Tata Mandela: rest in perfect peaceful
Khorri Atkinson | 12/13/2013, 2:13 p.m.
Mandela – though born of tribal royalty – was not having none of it. The lawyer-turned courageous guerrilla fighter launched a campaign first through diplomacy and asking and then through the African National Congress and their determined methods of getting the attention of a tin-eared Afrikaner government. And when Mandela was jailed and sentenced to life in the notorious Robben Island, his wife Winnie Mandela took up the cause; faced the abuse, the threats and intimidation of the violent Afrikaner police force – and for 27 years “mobilized the people and immortalized the name of Nelson Mandela,” African Sun Times publisher Chief Chika Onyeani told the Amsterdam News. “People are trying to ignore her contribution, but the African community will not.
“As for me personally, in this outpouring of great tribute to Tata Madiba is the absence of a mention of Winnie, because no matter what happened between the two of them, she was in the forefront for 27 years keeping his name in front of the world media.”
“They persecuted him, they jailed him, they manipulated him, and now those same hypocrites are talking heads about how great he was,” so slammed activist Caleef Cousar, member of Sonny Abubadika’s Committee to honor Black Heroes, “How are his jailers now his biggest cheerleaders? America had him on their terrorist watch list up until 2008. Like Britain, and other European nations – America supported and invested in South Africa. Artists like George Benson, the Commodores and Diana Ross went to Sun City even though South Africans asked them to boycott the place that they were not treated as equals in. Let’s not re-invent the reality.”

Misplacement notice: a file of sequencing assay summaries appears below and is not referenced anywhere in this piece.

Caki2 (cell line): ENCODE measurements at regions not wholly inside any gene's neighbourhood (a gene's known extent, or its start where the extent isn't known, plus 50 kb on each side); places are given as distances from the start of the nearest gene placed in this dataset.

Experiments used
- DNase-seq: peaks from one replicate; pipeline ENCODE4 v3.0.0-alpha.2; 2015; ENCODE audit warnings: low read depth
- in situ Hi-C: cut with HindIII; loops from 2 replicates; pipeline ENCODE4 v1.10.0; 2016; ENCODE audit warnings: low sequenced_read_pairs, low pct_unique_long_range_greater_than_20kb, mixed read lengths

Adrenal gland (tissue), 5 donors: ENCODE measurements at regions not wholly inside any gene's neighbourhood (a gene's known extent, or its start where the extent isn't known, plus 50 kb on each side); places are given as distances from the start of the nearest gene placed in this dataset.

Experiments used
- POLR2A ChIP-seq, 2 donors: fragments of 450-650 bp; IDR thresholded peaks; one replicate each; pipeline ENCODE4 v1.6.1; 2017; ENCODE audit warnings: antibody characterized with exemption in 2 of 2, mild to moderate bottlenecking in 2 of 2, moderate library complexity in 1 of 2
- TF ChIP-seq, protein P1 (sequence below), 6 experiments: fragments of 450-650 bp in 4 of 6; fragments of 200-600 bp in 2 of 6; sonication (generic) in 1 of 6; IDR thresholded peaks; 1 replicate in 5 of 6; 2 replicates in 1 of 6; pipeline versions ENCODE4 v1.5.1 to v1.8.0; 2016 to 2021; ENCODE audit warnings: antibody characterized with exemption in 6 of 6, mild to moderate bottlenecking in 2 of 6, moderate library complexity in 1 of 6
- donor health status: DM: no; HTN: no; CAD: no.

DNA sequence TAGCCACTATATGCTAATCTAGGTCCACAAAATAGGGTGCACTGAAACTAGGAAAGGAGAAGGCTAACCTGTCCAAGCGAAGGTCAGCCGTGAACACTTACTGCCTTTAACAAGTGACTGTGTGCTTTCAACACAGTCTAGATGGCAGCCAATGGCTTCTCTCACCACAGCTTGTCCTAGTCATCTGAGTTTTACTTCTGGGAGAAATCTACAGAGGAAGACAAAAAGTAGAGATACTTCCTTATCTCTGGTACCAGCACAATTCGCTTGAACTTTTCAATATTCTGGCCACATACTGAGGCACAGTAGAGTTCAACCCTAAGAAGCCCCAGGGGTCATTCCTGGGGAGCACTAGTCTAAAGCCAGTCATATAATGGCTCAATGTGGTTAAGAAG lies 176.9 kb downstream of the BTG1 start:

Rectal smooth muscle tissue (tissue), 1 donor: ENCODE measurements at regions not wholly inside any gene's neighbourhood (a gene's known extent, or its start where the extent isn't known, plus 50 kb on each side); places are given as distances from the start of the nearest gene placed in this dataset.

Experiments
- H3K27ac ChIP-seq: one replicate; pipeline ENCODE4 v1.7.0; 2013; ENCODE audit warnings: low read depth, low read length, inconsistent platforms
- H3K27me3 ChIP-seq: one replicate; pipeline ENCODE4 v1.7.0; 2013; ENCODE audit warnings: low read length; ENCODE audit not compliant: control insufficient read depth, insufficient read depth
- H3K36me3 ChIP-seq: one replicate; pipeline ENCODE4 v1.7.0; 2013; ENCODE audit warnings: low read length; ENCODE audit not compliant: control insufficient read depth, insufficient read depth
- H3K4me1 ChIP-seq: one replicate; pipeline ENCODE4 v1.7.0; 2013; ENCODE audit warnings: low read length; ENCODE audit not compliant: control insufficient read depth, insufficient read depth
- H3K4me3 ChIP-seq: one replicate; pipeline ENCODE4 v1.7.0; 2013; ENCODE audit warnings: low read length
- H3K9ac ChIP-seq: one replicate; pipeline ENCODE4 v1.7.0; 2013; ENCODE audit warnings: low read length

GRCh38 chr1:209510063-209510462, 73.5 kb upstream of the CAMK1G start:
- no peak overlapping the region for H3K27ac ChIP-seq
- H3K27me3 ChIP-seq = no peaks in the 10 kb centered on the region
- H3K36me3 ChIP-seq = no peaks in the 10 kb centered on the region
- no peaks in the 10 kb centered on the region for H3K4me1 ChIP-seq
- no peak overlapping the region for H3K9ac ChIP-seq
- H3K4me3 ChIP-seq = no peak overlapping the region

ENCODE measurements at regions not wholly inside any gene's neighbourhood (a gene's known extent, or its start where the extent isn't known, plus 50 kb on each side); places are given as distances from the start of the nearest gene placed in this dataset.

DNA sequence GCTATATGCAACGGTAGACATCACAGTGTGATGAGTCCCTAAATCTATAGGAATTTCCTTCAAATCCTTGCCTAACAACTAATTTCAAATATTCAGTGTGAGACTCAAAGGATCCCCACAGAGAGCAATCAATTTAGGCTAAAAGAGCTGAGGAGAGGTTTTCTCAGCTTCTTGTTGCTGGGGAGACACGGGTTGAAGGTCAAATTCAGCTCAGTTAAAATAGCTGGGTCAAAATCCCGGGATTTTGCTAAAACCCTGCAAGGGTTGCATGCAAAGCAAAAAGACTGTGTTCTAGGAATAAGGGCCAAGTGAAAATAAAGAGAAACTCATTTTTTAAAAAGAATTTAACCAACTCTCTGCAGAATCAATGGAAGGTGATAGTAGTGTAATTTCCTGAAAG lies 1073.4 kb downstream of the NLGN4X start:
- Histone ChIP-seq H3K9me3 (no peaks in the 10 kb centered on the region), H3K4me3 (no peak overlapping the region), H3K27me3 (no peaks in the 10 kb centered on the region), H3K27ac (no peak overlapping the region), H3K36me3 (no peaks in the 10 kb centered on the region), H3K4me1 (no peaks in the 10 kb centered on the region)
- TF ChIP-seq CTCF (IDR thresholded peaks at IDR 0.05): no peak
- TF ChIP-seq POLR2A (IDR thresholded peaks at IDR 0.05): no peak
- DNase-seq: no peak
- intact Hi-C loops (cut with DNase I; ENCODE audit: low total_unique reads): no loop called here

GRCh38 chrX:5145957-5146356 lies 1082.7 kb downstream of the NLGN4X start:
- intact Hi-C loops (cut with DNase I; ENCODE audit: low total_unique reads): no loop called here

Chika Onyeani added, “As the tributes continue to pour in extolling one of the world’s greatest men who ever lived in this world, we as Africans should not forget Tata Madiba Mandela’s greatest gift to Africa: his brand of leadership which refused to allow himself to be corrupted by power and enabled him to stay in office for only four years [1994-1999] and handed power to his deputy. Unfortunately, this is a brand of leadership that too many African leaders are yet to learn, believing that without them their respective countries would not survive, which Mandela demonstrated magnificently is not the case.
“And for the younger Africans, the most important legacy that they should embrace from Tata Madiba Mandela was his uncompromising use of a killer-instinct and devil-may-care attitude to achieve his goals, which said no matter what happened to me, I am going to take my people to that promised land of liberating them from the yokes of apartheid racism. When we understand this, we will understand why he was willing to stay in Robben Island for 27 years in that quest of reaching the goal he had set for himself, no matter whether he died in the process.”
“I am honored to have encountered Nelson Mandela on several occasions,” said Rev. Al Sharpton. “He changed human history and taught activists around the world that in